Gordon GB, Bush DE, Weisman HF. Reduction of atherosclerosis by administration of dehydroepiandrosterone. A study in the hypercholesterolemic New Zealand white rabbit with aortic intimal injury. J Clin Invest. 1988 Aug;82(2):712-720.

Hak AE, Witteman JC, de Jong FH, et al. Low levels of endogenous androgens increase the risk of atherosclerosis in elderly men: the Rotterdam study. J Clin Endocrinol Metab. 2002 Aug;87(8):3632-3639.

Herrington DM. Dehydroepiandrosterone and coronary atherosclerosis. Ann N Y Acad Sci. 1995 Dec 29;774:271-280.

Heufelder AE, Saad F, Bunck MC, Gooren L. Fifty-two-week treatment with diet and exercise plus transdermal testosterone reverses the metabolic syndrome and improves glycemic control in men with newly diagnosed type 2 diabetes and subnormal plasma testosterone. J Androl. 2009 Nov-Dec;30(6):726-733.

Rhoden EL, Morgentaler A. Medical Progress: Risks of Testosterone-Replacement Therapy and Recommendations for Monitoring. N Engl J Med. 2004 Jan; 350:482-492.

Labrie F, Diamond P, Cusan L, et al. Effect of 12-month dehydroepiandrosterone replacement therapy on bone, vagina, and endometrium in postmenopausal women. J Clin Endocrinol Metab. 1997 Oct;82(10):3498-3505. Androgen deficiency in the aging male: The beginning, the middle, and the ongoing. Clinical Geriatrics. 2008 April;16(4):25–28.

Maggio M, Lauretani F, Ceda GP, et al. Relationship between low levels of anabolic hormones and 6-year mortality in older men: the aging in the Chianti Area (InCHIANTI) study. Arch Intern Med. 2007 Nov 12;167(20):2249-54.

Malkin CJ, Pugh PJ, Morris PD, et al. Testosterone replacement in hypogonadal men with angina improves ischaemic threshold and quality of life. Heart. 2004 Aug;90(8):871-6.

Malkin CJ, Pugh PJ, Jones RD, et al. The effect of testosterone replacement on endogenous inflammatory cytokines and lipid profiles in hypogonadal men. J Clin Endocrinol Metab. 2004 Jul;89(7):3313-3318.

Moffat SD, Zonderman AB, Metter EJ, et al. Free testosterone and risk for Alzheimer disease in older men. Neurology. 2004 Jan 27;62(2):188-193.

Morales AJ, Nolan JJ, Nelson JC, Yen SS. Effects of replacement dose of dehydroepiandrosterone in men and women of advancing age. J Clin Endocrinol Metab. 1994 Jun;78(6):1360-1367.

Muller M, Aleman A, Grobbee DE, et al. Endogenous sex hormone levels and cognitive function in aging men: is there an optimal level? Neurology. 2005 Mar 8;64(5):866-871.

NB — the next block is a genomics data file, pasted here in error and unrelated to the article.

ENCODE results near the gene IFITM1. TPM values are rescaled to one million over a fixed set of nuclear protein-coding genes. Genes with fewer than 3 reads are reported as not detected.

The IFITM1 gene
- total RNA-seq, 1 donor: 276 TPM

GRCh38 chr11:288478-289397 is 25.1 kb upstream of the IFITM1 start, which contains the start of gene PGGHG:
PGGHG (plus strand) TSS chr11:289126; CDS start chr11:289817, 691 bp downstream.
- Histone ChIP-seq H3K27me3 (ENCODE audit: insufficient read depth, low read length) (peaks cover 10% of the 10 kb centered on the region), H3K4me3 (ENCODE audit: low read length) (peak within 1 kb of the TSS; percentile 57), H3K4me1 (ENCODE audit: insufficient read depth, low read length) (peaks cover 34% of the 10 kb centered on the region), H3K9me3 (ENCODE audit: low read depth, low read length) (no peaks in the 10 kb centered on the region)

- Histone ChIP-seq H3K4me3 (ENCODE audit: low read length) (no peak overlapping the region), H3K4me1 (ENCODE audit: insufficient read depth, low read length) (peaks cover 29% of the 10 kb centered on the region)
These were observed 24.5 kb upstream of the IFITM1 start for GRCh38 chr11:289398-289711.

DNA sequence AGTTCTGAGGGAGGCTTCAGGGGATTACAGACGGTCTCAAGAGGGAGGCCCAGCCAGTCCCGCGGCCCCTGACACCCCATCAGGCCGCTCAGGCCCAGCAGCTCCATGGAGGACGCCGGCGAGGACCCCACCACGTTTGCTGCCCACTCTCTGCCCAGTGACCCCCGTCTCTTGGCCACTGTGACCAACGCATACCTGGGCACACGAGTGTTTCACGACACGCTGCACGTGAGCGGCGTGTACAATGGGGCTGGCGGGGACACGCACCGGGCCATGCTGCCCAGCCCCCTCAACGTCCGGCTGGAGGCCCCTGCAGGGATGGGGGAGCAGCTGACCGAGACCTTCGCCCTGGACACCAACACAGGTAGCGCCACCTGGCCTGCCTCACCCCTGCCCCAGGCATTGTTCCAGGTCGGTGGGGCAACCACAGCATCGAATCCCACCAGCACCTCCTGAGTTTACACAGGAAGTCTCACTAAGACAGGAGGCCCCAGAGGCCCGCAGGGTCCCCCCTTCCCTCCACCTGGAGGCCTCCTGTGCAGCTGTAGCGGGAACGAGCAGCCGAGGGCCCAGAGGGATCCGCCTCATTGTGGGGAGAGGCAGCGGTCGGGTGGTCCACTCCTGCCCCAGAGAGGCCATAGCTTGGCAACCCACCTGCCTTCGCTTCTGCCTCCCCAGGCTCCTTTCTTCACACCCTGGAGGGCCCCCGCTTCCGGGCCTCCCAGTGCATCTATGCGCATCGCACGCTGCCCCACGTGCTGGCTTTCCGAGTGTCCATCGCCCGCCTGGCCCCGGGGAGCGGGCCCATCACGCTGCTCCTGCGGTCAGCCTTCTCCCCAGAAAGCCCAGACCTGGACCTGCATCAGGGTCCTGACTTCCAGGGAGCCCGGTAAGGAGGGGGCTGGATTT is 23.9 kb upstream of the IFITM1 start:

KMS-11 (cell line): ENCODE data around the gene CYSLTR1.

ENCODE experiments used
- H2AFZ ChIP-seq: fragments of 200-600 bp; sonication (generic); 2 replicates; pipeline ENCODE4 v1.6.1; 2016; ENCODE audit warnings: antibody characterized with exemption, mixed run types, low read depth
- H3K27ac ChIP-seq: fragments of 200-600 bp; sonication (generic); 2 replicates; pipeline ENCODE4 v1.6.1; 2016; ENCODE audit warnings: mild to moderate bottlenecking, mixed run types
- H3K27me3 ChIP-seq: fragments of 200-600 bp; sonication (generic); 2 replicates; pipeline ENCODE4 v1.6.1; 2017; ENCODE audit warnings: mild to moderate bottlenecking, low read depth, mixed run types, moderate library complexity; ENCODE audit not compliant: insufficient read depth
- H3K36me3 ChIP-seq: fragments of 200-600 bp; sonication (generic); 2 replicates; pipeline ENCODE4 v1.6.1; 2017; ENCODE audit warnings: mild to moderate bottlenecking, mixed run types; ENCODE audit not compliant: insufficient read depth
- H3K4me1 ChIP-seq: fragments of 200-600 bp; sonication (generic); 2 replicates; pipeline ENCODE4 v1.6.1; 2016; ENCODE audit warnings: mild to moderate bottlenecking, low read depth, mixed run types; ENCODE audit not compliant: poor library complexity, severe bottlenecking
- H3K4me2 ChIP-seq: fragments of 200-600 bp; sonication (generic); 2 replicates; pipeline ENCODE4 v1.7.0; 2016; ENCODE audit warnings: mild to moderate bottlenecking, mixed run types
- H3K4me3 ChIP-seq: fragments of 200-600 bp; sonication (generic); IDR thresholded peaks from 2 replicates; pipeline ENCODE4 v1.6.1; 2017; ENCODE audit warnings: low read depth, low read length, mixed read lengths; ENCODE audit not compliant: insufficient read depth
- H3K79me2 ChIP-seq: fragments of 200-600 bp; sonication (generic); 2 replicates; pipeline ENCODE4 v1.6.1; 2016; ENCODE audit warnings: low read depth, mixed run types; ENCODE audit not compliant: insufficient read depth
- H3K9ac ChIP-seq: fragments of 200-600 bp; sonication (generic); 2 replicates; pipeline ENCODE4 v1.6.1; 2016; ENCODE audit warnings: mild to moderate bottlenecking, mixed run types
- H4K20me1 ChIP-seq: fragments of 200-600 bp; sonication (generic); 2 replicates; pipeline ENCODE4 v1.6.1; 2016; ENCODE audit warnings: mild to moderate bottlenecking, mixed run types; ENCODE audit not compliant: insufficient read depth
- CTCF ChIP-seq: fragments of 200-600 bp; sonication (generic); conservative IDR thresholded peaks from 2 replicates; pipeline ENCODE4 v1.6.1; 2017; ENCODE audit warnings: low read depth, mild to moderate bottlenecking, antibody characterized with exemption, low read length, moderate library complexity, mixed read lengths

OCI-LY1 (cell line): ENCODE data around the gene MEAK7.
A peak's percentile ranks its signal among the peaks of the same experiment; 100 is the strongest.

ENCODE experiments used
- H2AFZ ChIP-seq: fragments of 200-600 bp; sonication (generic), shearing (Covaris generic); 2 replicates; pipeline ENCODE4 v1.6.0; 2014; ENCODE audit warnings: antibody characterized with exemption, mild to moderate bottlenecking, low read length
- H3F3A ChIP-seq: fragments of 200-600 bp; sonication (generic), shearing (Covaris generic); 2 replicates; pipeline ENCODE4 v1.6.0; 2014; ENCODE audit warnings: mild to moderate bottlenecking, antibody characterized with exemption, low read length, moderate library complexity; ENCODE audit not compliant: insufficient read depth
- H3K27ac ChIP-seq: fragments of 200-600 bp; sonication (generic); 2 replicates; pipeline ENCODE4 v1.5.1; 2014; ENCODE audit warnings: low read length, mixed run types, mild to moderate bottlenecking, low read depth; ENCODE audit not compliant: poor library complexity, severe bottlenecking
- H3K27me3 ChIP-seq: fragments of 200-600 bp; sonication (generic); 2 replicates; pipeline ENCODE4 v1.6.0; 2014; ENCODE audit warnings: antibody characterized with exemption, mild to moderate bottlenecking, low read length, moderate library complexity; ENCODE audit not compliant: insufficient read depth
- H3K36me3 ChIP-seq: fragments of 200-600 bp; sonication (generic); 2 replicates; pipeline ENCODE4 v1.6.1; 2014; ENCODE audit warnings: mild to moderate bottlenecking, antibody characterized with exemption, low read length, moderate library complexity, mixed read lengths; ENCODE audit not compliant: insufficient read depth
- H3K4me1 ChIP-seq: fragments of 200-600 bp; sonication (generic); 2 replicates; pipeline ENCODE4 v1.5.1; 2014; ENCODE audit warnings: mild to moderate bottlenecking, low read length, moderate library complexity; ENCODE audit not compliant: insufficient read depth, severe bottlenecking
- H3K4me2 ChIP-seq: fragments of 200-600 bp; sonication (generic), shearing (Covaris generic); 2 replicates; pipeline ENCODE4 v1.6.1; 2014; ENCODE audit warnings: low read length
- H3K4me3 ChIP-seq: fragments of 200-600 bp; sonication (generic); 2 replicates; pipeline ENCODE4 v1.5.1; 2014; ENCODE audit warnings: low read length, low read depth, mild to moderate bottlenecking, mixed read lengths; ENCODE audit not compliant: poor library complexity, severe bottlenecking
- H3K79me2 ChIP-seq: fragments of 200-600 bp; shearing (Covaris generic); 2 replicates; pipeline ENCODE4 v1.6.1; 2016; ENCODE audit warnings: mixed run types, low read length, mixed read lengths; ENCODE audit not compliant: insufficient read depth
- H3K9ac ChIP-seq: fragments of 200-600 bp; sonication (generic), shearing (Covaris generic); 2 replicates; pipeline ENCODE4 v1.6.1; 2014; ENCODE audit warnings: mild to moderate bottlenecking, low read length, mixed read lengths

Jancin B. Testosterone replacement curbs inflammatory cytokines. Clinical Psychiatry News. 2004 May

Khaw KT, Dowsett M, Folkerd E, et al. Endogenous testosterone and mortality due to all causes, cardiovascular disease, and cancer in men: European prospective investigation into cancer in Norfolk (EPIC-Norfolk) Prospective Population Study. Circulation. 2007 Dec 4;116(23):2694-701.

Selvin E, Feinleib M, Zhang L, et al. Androgens and diabetes in men: results from the Third National Health and Nutrition Examina tion Survey (NHANES III). Diabetes Care. 2007 Feb;30(2):234-238.

Shores MM, Matsumoto AM, Sloan KL, Kivlahan DR. Low serum testosterone and mortality in male veterans. Arch Intern Med. 2006 Aug 14-28;166(15):1660-1665.

Villareal DT, Holloszy JO. Effect of DHEA on abdominal fat and insulin action in elderly women and men: a randomized controlled trial. JAMA. 2004 Nov 10;292(18):2243-2248.

Van Vollenhoven RF, Morabito LM, Engleman EG, McGuire JL. Treatment of systemic lupus erythematosus with dehydroepiandrosterone: 50 patients treated up to 12 months. J Rheumatol. 1998 Feb;25(2):285-289.

Winters SJ. Current status of testosterone replacement therapy in men. Arch Fam Med. 1999 May-Jun;8(3):257-263.Winters SJ.

Wolkowitz OM, Reus VI, Roberts E, et al. Dehydroepiandrosterone (DHEA) treatment of depression. Biol Psychiatry. 1997 Feb 1;41(3):311-318

Utah Men's Health Specialists
Genesys Men's Health Institute

7535 Union Park Ave (3rd Floor), Sandy/Midvale, Utah 84047

Phone: (844) CURE4ED